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October 10, 2006

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A Shovelful of Salt

This past Saturday, I was discussing the architectural philosophies of Sir Christopher Wren versus I.M. Pei around the campfire when a friend of mine joined the conversation. He had, it seemed, taken my advice and bought a .375 H&H from a gunmaker who has my highest regard. This rifle was to go to Alaska to hunt deer in brown bear country, where the bears often come at the sound of a gunshot to argue about who should eat the deer.

The gunmaker had recommended that my friend use Federal Premium Vital-Shok ammo loaded with 260-grain Nosler Accubond bullets. When I heard this, I nearly urped up my quiche. I asked my friend the reasons, and he said the gunmaker told him that high velocity bullets like the 260-grain .375 carry more shock to the bear than heavier, slower ones.

Let us consider the following:
1: The 260-grain Nosler Accubond is a fast-expanding bullet that’s meant to be used on thin-skinned game, not on 1,000-pound-plus brown bears.

2: There is no such thing as shock, on any animal, with any gun. If you want to stop a massive animal like a brown bear you do it by destroying vital organs and, hopefully, by breaking the shoulder. And the .375 bullet you use for this is any tough 300-grain slug such as the Nosler Partition, Swift A-Frame, or Barnes XXX.

The moral to all of this is that when you get advice, you always ask “How do you know?” Very often, it turns out that the wisdom is based on the flimsiest of assumptions. I can tell you about rifles, but my opinions on handguns and shotguns are of the most rudimentary kind because there is a ton to know and I don’t know it.

Advice should not be taken with a grain of salt. A shovelful is more like it.


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Ralph the Rifleman

This seems to be an on-going debate on what caliber-to-bullet weight to use and the animal to use it on, oh...and salt,too. I recall reading a number of books on African game being knocked around with a few of the smaller Rigby calibers, and the trusty old 7MM Mauser.Don't get me wrong, I am a firm believer of carrying a "bear gun while in Bear country", and taking advise with a dumpster of salt, and I would go further to say read as much as possible about the game you may need to dispatch from people when have done so, to decrease the amount of said salt intake!

JA Demko

How much salt should we consume after reading your blog, Dave?


I just returned from a Brown Bear hunt in Alaska. I polled many different people. I heard everything under the sun. I ended up with the Nosler Partition. This is not the newest bullet but it has proven itself. I buy into quality not high quantity marketing.



On another note, I asked you earlier this summer about brass and reloading. I did take your advice and the bullets performed well. I got a really nice bear on the 26th of Sep. in Alaska

Dave Petzal

To Mr. Demko: I am salt-free. Everything I say is the living truth. I would no more lie to you than our president would.

To Tom: Glad to hear it. Details?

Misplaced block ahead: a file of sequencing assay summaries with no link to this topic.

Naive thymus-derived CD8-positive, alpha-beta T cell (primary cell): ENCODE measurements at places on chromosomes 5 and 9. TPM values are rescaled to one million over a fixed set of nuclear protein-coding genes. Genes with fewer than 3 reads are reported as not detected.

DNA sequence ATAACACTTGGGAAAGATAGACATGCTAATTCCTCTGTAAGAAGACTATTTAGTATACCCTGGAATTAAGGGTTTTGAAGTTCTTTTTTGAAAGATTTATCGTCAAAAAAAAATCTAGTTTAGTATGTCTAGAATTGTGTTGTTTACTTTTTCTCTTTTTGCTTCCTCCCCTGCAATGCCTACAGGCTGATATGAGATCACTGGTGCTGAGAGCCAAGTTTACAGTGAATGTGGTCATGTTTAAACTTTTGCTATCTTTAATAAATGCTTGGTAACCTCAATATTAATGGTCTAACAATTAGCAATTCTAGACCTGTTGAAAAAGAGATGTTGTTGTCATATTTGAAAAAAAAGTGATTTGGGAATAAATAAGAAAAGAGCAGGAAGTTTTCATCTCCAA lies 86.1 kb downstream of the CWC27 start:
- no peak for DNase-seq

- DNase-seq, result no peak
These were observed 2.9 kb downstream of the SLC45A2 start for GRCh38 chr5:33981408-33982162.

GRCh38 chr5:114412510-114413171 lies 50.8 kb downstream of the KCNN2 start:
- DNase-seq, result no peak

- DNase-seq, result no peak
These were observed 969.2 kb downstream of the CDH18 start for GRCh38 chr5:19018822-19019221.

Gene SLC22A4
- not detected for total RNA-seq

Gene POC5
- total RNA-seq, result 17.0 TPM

A salt-free, self-actualized son of a bitch! Not many bloggers can make such a claim. This is a priviledge.

Dave, in your opinion, can you legitimately use "too much" gun? I read an article where a respected hunter/writer chose to use a 7mm Rem. mag on a leopard hunt instead of a .375 H&H, reasoning that the smaller caliber would expend more of its energy inside the animal, and not on the earth behind the animal. We don't have a lot of leopards here in the midwest, so I don't have much experience hunting them, and would like to hear your insights.

Dave Petzal

To KJ: You can use too much gun, and most deer hunters do use too much gun. As for leopards, they are small (150 pounds), thin-skinned, small-boned, and a .375 will not kill one any deader than a 7mm mag, so the hunter/ writer was correct. For what it's worth, leopards seem to grab professional hunters more than any of Africa's dangerous game. I knew one PH who was killed by an elephant, and know four or five who had to peel a leopard off them.


I don't know, Dave, you seem like a pretty salty SOB to me.

Mike Diehl

"The moral to all of this is that when you get advice, you always ask 'How do you know?'"

Watch it Dave. Next thing you know people will be evaluating others' opinions on the basis of merit, education and expertise. It's a slippery slope from there to competence.


Quiche? Debates about philosophy?
What the hell kind of camp is this? We all know about opinions. Some are based on fact, some on speculation, some on pure bull****. I trust your opinions on matters of the gun because of your experience, but I have read a lot of crap on some of these websites. Just remember, if it smells like crap it probably is.

JA Demko

"Quiche? Debates about philosophy?
What the hell kind of camp is this?"

What's not to like about quiche? Don't you like eggs, bacon, and cheese?
I don't know about debating architectural philosophy with Petzal, though. Seems like a good way to get your ass handed to you. Anybody as self-actualized as Petzal will have long since have mastered the manipulation of space, volume, texture, light, and shadow, let alone more abstract concepts. In fact, if I may be so bold, I'd say Petzal knows how to "explore the space."

Dave Petzal